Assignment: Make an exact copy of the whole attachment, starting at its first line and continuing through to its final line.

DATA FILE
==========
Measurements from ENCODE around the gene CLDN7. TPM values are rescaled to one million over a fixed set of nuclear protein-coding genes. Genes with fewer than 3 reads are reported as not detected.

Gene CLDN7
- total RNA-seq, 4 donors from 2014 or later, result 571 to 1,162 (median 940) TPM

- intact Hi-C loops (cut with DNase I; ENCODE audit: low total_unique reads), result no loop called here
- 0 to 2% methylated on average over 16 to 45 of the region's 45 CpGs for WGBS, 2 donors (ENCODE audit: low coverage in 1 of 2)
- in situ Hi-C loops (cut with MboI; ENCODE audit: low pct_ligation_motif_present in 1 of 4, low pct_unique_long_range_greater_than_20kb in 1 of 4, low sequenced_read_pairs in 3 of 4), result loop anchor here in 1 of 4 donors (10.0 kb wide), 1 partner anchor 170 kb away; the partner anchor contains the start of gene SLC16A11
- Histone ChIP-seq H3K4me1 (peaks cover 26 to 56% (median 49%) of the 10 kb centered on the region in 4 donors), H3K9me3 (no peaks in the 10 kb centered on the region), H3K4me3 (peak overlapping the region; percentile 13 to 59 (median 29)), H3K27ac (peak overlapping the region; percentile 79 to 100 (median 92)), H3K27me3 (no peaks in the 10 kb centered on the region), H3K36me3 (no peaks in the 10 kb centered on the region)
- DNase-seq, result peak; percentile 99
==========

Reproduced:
Measurements from ENCODE around the gene CLDN7. TPM values are rescaled to one million over a fixed set of nuclear protein-coding genes. Genes with fewer than 3 reads are reported as not detected.

Gene CLDN7
- total RNA-seq, 4 donors from 2014 or later, result 571 to 1,162 (median 940) TPM

- intact Hi-C loops (cut with DNase I; ENCODE audit: low total_unique reads), result no loop called here
- 0 to 2% methylated on average over 16 to 45 of the region's 45 CpGs for WGBS, 2 donors (ENCODE audit: low coverage in 1 of 2)
- in situ Hi-C loops (cut with MboI; ENCODE audit: low pct_ligation_motif_present in 1 of 4, low pct_unique_long_range_greater_than_20kb in 1 of 4, low sequenced_read_pairs in 3 of 4), result loop anchor here in 1 of 4 donors (10.0 kb wide), 1 partner anchor 170 kb away; the partner anchor contains the start of gene SLC16A11
- Histone ChIP-seq H3K4me1 (peaks cover 26 to 56% (median 49%) of the 10 kb centered on the region in 4 donors), H3K9me3 (no peaks in the 10 kb centered on the region), H3K4me3 (peak overlapping the region; percentile 13 to 59 (median 29)), H3K27ac (peak overlapping the region; percentile 79 to 100 (median 92)), H3K27me3 (no peaks in the 10 kb centered on the region), H3K36me3 (no peaks in the 10 kb centered on the region)
- DNase-seq, result peak; percentile 99